Later McGurn asked the question: So where does Archbishop McCarrick fit in? He writes: On its own, the tale is sick and tawdry and sadly familiar: A priest who molests boys becomes a bishop who takes advantage of seminarians and who then goes on to be awarded a cardinal’s hat by a hierarchy looking the other way. He concludes his article: “The Reformation left a cleavage that persists to this day. And it is foolish to think the exposure of one of America’s highest-profile prelates nearly two decades after we were told the abuse problem had been dealt with can be treated as just another case of sexual misbehavior. As Rome deals with Theodore McCarrick,” he writes, “it would do well to remember Johann Tetzel.”

Of course, one of the reasons why the Roman Catholic hierarchy in Pennsylvania, as elsewhere, was able for so long to cover up these allegations and documented cases of abuse is because after all the Roman Catholic Church is built upon a hierarchy. Explanations of the scandal and its persistence must at least deal with certain questions of Roman Catholic theology, the existence and authority of what is called canon law, the culture of seminarian and priestly life, and furthermore, the entire sacramental system and the magisterial authority claimed by the Roman Catholic Church.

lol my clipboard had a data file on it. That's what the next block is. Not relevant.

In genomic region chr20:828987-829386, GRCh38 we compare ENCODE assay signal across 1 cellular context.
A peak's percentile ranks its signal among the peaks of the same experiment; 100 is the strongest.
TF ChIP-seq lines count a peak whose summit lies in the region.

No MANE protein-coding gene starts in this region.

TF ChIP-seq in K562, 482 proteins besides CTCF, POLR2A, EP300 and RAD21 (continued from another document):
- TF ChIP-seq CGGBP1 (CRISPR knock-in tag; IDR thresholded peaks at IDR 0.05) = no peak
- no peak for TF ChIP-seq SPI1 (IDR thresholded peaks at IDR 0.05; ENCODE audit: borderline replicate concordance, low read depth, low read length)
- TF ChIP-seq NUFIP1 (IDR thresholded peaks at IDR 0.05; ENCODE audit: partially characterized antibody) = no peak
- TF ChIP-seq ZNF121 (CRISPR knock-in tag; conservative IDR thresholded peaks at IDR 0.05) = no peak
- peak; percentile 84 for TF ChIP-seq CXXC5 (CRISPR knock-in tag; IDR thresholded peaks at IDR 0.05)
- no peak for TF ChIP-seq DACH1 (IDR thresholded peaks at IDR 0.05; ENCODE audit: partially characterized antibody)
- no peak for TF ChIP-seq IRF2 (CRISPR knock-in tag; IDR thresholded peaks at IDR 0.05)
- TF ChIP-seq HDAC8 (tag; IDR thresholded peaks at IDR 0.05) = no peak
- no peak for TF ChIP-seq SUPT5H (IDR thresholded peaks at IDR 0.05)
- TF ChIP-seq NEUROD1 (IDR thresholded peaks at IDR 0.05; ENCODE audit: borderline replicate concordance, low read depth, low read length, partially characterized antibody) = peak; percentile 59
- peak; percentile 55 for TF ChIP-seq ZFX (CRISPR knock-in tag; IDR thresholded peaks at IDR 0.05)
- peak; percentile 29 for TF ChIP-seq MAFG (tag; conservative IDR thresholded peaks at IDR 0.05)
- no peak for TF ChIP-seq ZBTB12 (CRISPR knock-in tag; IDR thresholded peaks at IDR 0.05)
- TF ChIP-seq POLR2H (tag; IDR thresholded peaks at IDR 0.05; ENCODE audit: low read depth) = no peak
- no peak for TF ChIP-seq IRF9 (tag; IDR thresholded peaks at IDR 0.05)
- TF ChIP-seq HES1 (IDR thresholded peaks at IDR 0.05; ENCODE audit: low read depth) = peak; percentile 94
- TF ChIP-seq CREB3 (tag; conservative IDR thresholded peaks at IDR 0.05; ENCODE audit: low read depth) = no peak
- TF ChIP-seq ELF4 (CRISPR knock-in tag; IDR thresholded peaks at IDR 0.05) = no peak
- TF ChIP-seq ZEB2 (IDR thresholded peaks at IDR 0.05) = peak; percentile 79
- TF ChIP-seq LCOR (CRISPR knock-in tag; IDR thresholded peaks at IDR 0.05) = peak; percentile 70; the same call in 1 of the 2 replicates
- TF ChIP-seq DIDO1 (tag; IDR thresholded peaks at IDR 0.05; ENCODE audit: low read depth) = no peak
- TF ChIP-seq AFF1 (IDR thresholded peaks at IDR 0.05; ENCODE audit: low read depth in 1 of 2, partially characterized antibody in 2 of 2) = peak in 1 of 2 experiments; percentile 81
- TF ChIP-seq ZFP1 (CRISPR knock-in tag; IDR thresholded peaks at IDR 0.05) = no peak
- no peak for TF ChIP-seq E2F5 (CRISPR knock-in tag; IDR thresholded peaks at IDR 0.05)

Part II

Lessons from Willow Creek: What we must learn from the mishandling of sexual misconduct allegations at one of America’s largest protestant churches

But before leaving this general theme, we have to note that there has also been a humiliation to evangelical Protestantism, or at least what the media and American popular culture would identify with American evangelicalism. Just in the last several days, there has been a series of resignations at the Willow Creek community church in suburban Chicago, Illinois. Once again, the New York Times broke much of the story again on the front page of the print edition. This time, it was Monday, August 6th. The reporter was again Laurie Goodstein.